The United States Coast Guard officially broke ground for its new facility at Ellington Field on Tuesday.
Rear Admiral Roy Nash, commander of the Eighth Coast Guard District, reviewed the evolution of coast guard operations in the Houston-Galveston area; and the need for new facilities. Listen: MP3 RealPlayer
“We’ve had a great opportunity in Houston to do something that is much needed,” Admiral Nash said. “We have grown. The coast guard’s grown. Our partnerships have grown. We need a bigger building.”
Captain James Whitehead, commander of Sector Houston-Galveston said the groundbreaking ceremony marks the beginning of a new era for Sector Houston-Galveston.
“We will be joining an outstanding collection of other talent here at Ellington Field,” Whitehead said. “Acquired by the City of Houston in 1984, and part of the Houston Airport System, Ellington now supports operations of the United States military, including several national guard units, joint reserve base, Coast Guard Air Station Houston – it’s been here many years before us, NASA and others,” Whitehead said.
Craig Southorn, vice president of M. A. Mortenson Company, the design-build contractor for the new facility, also participated in the groundbreaking ceremony.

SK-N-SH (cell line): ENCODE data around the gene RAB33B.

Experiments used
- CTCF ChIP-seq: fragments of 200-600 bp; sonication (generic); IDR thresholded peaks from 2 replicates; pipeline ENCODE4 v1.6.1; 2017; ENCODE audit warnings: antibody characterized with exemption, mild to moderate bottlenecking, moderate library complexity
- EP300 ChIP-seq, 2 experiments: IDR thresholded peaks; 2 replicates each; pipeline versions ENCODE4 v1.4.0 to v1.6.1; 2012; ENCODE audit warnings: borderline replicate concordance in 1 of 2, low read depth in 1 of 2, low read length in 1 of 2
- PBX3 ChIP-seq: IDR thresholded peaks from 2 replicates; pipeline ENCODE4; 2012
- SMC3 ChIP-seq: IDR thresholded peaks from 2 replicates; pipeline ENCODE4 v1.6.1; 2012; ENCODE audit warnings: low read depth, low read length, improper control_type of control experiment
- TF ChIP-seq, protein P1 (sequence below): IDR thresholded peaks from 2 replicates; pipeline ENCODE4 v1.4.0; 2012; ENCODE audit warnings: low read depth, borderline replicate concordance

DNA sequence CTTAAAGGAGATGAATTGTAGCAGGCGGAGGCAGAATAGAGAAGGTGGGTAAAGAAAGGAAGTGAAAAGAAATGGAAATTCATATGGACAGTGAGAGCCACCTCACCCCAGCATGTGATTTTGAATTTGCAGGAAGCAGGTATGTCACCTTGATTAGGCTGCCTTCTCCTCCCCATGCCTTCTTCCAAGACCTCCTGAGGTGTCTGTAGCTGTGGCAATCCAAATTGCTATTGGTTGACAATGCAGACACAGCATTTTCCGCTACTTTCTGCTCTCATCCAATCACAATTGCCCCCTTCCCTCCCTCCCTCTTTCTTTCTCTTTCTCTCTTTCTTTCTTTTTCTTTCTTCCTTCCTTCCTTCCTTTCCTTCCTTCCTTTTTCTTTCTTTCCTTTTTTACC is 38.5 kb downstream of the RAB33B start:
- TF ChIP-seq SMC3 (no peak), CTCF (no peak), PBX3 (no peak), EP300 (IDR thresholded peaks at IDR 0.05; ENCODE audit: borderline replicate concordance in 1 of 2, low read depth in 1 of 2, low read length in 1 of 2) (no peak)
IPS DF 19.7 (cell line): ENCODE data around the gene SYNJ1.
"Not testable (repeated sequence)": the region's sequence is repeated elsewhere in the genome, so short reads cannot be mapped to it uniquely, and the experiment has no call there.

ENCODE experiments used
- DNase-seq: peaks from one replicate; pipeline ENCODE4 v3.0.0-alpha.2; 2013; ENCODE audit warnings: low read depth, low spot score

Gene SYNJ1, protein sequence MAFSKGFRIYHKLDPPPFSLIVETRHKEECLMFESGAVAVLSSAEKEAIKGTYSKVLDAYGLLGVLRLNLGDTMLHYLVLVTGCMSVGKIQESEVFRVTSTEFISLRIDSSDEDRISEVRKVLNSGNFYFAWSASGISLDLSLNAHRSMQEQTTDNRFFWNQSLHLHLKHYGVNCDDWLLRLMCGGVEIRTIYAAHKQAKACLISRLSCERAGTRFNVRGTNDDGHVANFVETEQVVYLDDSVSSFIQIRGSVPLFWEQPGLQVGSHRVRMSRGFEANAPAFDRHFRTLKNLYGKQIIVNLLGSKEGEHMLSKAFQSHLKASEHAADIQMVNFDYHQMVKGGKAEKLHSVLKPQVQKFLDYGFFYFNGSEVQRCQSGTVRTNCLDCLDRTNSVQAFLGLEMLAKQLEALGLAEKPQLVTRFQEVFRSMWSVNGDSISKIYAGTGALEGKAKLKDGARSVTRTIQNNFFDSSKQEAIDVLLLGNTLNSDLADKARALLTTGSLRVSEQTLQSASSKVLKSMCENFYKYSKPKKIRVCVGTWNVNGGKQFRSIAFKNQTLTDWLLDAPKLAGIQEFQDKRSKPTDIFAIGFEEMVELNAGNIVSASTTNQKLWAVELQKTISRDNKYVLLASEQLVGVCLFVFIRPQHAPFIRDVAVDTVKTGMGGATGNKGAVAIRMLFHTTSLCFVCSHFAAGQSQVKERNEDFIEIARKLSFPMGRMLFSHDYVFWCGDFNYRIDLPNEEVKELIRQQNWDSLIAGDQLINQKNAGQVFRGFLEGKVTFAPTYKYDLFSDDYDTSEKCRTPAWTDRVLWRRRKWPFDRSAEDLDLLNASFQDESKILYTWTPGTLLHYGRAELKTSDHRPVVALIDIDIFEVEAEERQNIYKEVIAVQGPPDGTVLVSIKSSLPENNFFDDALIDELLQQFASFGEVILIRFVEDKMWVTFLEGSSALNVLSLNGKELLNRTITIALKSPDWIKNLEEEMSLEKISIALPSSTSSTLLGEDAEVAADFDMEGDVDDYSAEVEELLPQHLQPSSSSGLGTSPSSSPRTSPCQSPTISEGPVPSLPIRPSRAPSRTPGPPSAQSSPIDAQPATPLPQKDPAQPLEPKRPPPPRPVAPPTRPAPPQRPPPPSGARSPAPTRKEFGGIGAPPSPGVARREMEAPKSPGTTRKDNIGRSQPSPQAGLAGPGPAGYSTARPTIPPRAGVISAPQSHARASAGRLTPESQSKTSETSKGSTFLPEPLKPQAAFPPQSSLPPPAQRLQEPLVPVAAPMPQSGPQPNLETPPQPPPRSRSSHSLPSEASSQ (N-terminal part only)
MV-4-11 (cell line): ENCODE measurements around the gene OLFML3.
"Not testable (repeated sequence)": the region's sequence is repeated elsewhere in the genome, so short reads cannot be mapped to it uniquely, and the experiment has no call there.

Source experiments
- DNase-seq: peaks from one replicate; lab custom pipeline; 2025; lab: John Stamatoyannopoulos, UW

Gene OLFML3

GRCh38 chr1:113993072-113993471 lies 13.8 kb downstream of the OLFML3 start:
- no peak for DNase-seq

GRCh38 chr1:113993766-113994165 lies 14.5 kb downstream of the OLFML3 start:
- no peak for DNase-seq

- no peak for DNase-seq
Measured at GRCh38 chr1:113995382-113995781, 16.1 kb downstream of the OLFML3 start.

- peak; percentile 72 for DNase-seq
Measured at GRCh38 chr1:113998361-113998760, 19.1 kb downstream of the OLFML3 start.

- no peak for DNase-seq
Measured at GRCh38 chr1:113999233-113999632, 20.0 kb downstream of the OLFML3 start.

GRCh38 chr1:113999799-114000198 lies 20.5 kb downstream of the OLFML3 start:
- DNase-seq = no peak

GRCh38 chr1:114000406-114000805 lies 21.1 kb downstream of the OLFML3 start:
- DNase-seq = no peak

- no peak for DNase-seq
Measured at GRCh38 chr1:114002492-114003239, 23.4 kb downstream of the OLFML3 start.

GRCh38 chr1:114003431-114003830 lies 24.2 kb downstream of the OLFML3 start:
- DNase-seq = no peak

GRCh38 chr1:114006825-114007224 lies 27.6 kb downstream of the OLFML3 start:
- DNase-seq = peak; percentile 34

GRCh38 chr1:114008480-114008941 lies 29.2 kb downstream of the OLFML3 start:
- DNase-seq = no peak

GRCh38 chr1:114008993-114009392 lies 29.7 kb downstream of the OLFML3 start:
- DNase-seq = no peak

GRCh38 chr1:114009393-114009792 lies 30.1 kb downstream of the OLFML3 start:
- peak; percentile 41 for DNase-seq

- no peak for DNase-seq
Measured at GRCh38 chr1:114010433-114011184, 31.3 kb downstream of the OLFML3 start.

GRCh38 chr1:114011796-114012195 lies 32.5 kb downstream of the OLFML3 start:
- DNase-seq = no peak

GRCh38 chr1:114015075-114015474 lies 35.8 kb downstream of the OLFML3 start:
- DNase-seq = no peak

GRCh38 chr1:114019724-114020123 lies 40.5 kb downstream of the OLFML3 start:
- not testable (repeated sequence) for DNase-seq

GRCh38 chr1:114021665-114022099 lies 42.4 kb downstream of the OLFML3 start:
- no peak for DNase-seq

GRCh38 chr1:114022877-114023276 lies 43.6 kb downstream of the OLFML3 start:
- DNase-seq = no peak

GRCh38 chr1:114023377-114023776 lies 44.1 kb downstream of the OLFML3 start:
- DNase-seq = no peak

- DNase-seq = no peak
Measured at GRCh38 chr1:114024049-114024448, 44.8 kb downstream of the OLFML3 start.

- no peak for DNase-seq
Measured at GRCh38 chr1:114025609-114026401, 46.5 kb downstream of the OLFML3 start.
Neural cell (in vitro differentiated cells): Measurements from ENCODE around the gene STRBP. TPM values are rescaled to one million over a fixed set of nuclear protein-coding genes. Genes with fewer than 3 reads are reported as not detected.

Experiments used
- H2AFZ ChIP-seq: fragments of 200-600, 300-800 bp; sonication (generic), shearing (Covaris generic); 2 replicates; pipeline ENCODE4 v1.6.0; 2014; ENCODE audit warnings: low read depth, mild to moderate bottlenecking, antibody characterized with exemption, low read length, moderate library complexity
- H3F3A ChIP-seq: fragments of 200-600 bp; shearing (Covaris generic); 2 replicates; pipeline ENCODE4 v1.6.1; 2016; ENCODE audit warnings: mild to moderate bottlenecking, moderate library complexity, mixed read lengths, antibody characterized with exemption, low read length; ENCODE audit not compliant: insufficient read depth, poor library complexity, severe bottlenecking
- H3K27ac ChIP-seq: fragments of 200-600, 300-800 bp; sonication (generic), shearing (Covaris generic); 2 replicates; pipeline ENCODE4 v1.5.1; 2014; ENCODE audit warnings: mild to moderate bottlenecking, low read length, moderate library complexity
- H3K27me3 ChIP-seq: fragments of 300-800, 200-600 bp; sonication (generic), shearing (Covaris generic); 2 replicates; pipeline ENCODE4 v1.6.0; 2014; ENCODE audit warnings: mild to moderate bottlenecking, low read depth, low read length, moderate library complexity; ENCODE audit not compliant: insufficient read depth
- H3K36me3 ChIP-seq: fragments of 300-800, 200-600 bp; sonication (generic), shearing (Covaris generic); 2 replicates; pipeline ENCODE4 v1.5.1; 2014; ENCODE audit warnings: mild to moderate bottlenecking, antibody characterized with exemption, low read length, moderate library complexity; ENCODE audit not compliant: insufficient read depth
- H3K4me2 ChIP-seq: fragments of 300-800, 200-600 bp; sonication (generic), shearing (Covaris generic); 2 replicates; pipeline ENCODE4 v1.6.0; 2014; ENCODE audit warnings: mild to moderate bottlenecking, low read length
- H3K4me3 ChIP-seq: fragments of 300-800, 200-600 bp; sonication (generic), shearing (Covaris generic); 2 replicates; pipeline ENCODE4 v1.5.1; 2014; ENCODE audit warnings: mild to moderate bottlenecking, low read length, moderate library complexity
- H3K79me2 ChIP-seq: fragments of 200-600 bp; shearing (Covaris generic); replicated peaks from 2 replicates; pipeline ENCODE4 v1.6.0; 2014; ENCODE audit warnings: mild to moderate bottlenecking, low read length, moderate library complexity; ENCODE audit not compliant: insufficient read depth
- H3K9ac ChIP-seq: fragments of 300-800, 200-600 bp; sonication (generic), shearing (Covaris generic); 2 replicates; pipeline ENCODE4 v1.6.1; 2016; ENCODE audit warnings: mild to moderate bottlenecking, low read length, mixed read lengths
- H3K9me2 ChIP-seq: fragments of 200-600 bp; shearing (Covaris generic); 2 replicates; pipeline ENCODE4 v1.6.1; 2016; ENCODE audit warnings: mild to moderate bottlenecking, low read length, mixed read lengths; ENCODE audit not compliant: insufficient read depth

“We are especially honored to be part of the team delivering this facility to support the vital mission of the coast guard,” Southorn said.
Former sector commander Captain Bill Diehl, now president of the Greater Houston Port Bureau, recalled the support of coast guard officials after Hurricane Ike destroyed many facilities in the Houston-Galveston area.
“We get this call, on like day four, and they said how much money do you need to rebuild?” Diehl said, explaining that he asked Captain Marcus Woodring, who followed him as commander of the sector and now is head of security for the port of Houston Authority, to provide an estimate. “We sent it up to the admiral and the next day they called me and said ‘You’re going to get the money’.”
There were intermittent rain showers during the speeches. During a lull in the weather, the party moved from beneath the tent to officially break ground.
Captain Hal Pitts was master of ceremonies and Chaplain Randal Potter delivered the invocation and consecration.